In terms of revenues, 68% of companies have reported actual sales above estimated sales and 32% have reported actual sales below estimated sales. The percentage of companies reporting sales above estimates is well above the average percentage recorded over the last four quarters (54%), and well above the average percentage recorded over the previous four years (59%). If the final percentage for the quarter is 68%, it will mark the highest percentage of companies reporting sales above estimates since Q2 2011 (72%).
In aggregate, companies are reporting sales that are equal to expectations (0.0%). This percentage is below the 1-year (0.4%) average and below the 4-year (0.6%) average. The blended revenue growth rate for Q4 2013 is 0.8%, above the growth rate of 0.3% at the end of the quarter (December 31).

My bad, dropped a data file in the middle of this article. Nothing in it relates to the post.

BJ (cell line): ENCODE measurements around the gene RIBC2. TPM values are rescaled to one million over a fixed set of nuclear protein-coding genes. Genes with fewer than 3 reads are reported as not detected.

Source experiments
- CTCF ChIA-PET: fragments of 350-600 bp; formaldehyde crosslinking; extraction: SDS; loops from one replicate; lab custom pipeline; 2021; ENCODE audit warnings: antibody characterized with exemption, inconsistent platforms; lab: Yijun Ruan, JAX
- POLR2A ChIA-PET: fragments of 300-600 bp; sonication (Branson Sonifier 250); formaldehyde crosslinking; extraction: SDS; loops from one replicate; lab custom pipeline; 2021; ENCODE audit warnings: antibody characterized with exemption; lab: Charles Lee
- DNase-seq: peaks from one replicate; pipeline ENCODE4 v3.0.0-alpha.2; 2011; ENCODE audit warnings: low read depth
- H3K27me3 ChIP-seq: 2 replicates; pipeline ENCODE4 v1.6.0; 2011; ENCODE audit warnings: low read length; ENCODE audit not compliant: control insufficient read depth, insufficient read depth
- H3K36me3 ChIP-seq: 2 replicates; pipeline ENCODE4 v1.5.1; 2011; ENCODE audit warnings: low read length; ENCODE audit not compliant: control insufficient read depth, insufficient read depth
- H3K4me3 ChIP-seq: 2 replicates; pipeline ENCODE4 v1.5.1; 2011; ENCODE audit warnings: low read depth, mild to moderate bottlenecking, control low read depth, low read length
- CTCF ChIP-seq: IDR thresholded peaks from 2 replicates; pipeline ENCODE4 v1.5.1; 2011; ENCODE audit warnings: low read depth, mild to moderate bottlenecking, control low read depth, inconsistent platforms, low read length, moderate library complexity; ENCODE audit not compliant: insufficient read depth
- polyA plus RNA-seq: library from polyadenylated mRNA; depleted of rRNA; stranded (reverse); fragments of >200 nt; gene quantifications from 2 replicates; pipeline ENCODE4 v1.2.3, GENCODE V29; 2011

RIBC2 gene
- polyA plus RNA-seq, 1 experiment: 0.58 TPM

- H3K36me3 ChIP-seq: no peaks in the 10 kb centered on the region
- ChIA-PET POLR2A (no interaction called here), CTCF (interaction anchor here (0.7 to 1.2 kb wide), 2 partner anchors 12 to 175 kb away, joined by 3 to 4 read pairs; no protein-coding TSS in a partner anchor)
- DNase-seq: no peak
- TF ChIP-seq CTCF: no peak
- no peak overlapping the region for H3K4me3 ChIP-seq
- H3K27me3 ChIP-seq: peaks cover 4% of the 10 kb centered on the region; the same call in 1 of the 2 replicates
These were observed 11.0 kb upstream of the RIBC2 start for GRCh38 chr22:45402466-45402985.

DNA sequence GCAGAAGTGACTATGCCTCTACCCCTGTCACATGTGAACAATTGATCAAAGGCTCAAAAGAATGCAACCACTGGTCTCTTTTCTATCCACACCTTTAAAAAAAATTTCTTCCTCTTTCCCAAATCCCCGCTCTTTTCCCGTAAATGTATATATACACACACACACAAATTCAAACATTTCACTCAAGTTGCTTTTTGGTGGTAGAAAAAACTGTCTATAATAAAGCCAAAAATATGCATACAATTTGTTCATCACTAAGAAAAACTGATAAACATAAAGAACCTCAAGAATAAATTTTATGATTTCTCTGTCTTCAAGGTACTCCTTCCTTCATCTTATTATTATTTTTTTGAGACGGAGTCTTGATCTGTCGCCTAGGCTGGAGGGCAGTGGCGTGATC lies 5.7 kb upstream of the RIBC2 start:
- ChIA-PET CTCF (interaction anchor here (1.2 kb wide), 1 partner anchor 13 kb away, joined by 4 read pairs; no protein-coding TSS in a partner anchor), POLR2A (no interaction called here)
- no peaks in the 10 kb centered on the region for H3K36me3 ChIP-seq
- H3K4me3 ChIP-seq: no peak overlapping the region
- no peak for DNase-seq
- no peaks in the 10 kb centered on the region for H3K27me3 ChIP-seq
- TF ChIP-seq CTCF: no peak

At this point in time, 71 companies in the index have issued EPS guidance for the first quarter. Of these 71 companies, 57 have issued negative EPS guidance and 14 have issued positive EPS guidance. Thus, the percentage of companies issuing negative EPS guidance to date for the first quarter is 80% (57 out of 71). This percentage is above the 5-year average of 64%, but slightly below the percentage at this same point in time for Q4 2013 (86%).
For Q1 2014, analysts are now expecting earnings growth of only 1.5%. However, earnings growth is projected to improve in each subsequent quarter for the remainder of the year. For Q2 2014, Q3 2014, and Q4 2014, analysts are predicting earnings growth rates of 8.2%, 12.2%, and 11.7%. For all of 2014, the projected earnings growth rate is 9.4%.